International Association of Culinary Professionals. Email margaret@iacp.com to share opportunity with membership. Check out our newly launched website here: www.iacp.com.

 

Sustainable Agriculture Listings (National)

ATTRA Sustainable Farming Internships and Apprenticeships List: This directory of on-the-job learning opportunities in sustainable and organic agriculture has been published since 1989 as a tool to help farmers and apprentices connect with each other. It is available for farms in the U.S and its territories (there are a few in Canada and the Caribbean as well). Anyone can browse the listings for free. As a subscriber, you can maintain a personalized listing to connect with internship seekers. The listed farms are primarily seeking interns/apprentices from North America

BackdoorJobs.com has a “Sustainable Living and Farm Jobs Page” that lists employment, internship and volunteer opportunities throughout the country.

The Farm-Based Education Network lists food and farm jobs

Helpx.net “is an online listing of host organic farms, non-organic farms, farmstays, homestays, ranches, lodges, B&Bs, backpackers hostels and even sailing boats who invite volunteer helpers to stay with them short-term in exchange for food and accommodation.”

Local Harvest, though not a job search site, lists many small, local farms. If you’re looking for an internship, apprenticeship, or job in a particular area, you might want to look up farms this way and contact a farm of interest directly.

Orion Magazine lists jobs related to the environment, including some farming and agriculture-related jobs.

Sustainable Agriculture Jobs, Internships, and Apprenticeships is a facebook group formed to create an outlet for some of the sustainable agriculture-related opportunities frequently posted on the Tuft’s COMFOOD listserv. Includes

WWOOF-USA lists opportunities for “Visitors, or ‘WWOOFers.’” They “spend about half a day on a host farm, learn about the organic movement and sustainable agriculture, and receive room and board – with no money exchanged between hosts and WWOOFers. WWOOF is an educational and cultural exchange program. WWOOFing is a way to learn practical farming skills, be part of the organic agriculture movement, and experience the heart of American agrarian culture.”

Stewards of Irreplaceable Lands (SOIL) is “Canada’s Sustainable Farm Apprenticeship Program.

Sustainable Agriculture Listings (Regional/Local)

North East Workers On Organic Farms (NEWOOF) is a regional farm apprenticeship placement service sponsored by the New England Small Farm Institute. NEWOOF annually publishes an annotated list of farms, primarily in the northeast, seeking apprentices.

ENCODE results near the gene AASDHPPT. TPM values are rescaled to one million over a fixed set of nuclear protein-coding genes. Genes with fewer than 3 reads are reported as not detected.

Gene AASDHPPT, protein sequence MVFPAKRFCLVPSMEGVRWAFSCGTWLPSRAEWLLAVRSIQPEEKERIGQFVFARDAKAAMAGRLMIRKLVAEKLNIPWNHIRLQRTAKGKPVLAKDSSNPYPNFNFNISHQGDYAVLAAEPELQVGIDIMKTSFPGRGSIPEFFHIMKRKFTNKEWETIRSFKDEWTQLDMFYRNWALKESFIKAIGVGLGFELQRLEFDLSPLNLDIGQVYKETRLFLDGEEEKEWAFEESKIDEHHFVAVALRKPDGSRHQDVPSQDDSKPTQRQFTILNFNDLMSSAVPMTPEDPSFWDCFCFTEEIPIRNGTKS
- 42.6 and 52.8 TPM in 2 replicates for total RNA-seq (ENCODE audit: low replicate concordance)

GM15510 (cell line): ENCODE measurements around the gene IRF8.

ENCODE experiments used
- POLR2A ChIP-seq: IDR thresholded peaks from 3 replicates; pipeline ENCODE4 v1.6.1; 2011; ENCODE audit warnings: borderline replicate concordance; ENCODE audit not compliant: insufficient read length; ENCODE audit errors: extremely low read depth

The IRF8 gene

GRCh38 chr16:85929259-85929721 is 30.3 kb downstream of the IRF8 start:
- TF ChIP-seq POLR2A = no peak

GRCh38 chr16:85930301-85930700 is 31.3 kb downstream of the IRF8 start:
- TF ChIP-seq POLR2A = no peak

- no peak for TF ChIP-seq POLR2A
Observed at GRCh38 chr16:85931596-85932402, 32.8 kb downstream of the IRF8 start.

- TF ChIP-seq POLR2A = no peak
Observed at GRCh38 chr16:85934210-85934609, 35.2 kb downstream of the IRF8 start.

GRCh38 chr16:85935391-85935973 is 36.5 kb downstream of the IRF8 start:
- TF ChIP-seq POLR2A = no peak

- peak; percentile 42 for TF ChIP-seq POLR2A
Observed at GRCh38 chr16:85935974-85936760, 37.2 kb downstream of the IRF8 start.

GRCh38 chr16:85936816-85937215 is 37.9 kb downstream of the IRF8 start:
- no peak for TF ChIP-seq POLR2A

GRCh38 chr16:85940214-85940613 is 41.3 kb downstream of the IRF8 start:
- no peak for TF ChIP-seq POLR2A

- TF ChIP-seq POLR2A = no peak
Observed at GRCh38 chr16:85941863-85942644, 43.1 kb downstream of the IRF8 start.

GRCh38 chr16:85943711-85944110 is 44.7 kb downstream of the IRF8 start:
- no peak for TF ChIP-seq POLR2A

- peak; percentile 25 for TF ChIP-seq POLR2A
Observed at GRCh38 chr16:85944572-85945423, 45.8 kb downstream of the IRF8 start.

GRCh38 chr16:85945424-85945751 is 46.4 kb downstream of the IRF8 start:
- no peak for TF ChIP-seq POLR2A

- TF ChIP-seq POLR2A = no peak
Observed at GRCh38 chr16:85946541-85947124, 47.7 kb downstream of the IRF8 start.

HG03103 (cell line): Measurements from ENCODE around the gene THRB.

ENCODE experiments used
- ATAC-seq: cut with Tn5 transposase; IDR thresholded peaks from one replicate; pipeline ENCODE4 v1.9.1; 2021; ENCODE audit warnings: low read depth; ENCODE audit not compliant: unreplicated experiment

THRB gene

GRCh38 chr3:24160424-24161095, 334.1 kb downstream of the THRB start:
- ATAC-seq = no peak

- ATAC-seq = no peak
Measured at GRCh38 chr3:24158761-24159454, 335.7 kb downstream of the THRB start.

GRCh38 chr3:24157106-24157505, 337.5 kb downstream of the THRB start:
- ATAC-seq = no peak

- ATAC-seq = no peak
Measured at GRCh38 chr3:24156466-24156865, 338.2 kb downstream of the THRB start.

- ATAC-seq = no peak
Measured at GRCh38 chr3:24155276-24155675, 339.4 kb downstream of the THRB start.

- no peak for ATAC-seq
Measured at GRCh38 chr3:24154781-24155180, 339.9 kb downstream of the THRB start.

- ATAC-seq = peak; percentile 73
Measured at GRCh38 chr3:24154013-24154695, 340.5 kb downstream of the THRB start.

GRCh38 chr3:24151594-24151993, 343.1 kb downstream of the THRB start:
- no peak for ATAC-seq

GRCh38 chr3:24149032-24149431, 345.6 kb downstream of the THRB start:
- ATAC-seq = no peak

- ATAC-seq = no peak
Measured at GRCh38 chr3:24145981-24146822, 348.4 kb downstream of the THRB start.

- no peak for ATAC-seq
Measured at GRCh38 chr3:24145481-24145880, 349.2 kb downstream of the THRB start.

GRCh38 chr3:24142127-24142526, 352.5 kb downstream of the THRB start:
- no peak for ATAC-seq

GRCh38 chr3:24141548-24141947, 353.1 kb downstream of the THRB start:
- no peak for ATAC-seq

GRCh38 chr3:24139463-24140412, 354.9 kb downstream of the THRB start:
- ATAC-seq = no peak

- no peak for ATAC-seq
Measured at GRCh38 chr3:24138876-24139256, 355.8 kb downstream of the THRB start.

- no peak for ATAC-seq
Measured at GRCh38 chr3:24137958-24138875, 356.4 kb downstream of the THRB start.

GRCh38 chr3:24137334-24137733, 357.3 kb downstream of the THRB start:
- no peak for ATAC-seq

Northeast Organic Farming Association of New York (NOFA-NY) lists jobs on organic farms throughout the Northeastern U.S.; NOFA NY also has an Online Apprenticeship Directory

Cornell Cooperative Extension County Association Positions – lists jobs available through the Cooperative Extension Association by County.

Cornell University Jobs – Lists jobs available through Cornell University.

General Agriculture Listings

AgCareers.com is a good source for finding employment in a range of agricultural fields. 

AgGrad.com is a new website that posts jobs and internships for aspiring agriculture professionals.

Agriculture Jobs allows you to search job boards, company career pages and associations for USA Agriculture jobs.

Agri-Management Group lists jobs submitted by employers; jobs are searchable onfarmjobsearch.com.

AgriSeek combines a worldwide news service with an interactive business directory and international online job market focusing on agriculture and related fields.

AgriSupport Online helps people looking for careers in agriculture.

CareerBuilder.com has an agriculture job listing section.

Job-Applications.com lists free applications and jobs for some of the nation’s largest farm and heavy equipment companies.

Learn4Good lists agriculture jobs in the USA and internationally.

Nationaljob.com lists agriculture jobs.

PickingJobs.com has information on seasonal jobs picking fruit and vegetables in the USA and internationally

The Science Societies Career Center lists jobs, and links to the American Society of AgronomyCrop Science Society of America, and Soil Science Society of America webpages.

United States Department of Agriculture posts government jobs in agriculture.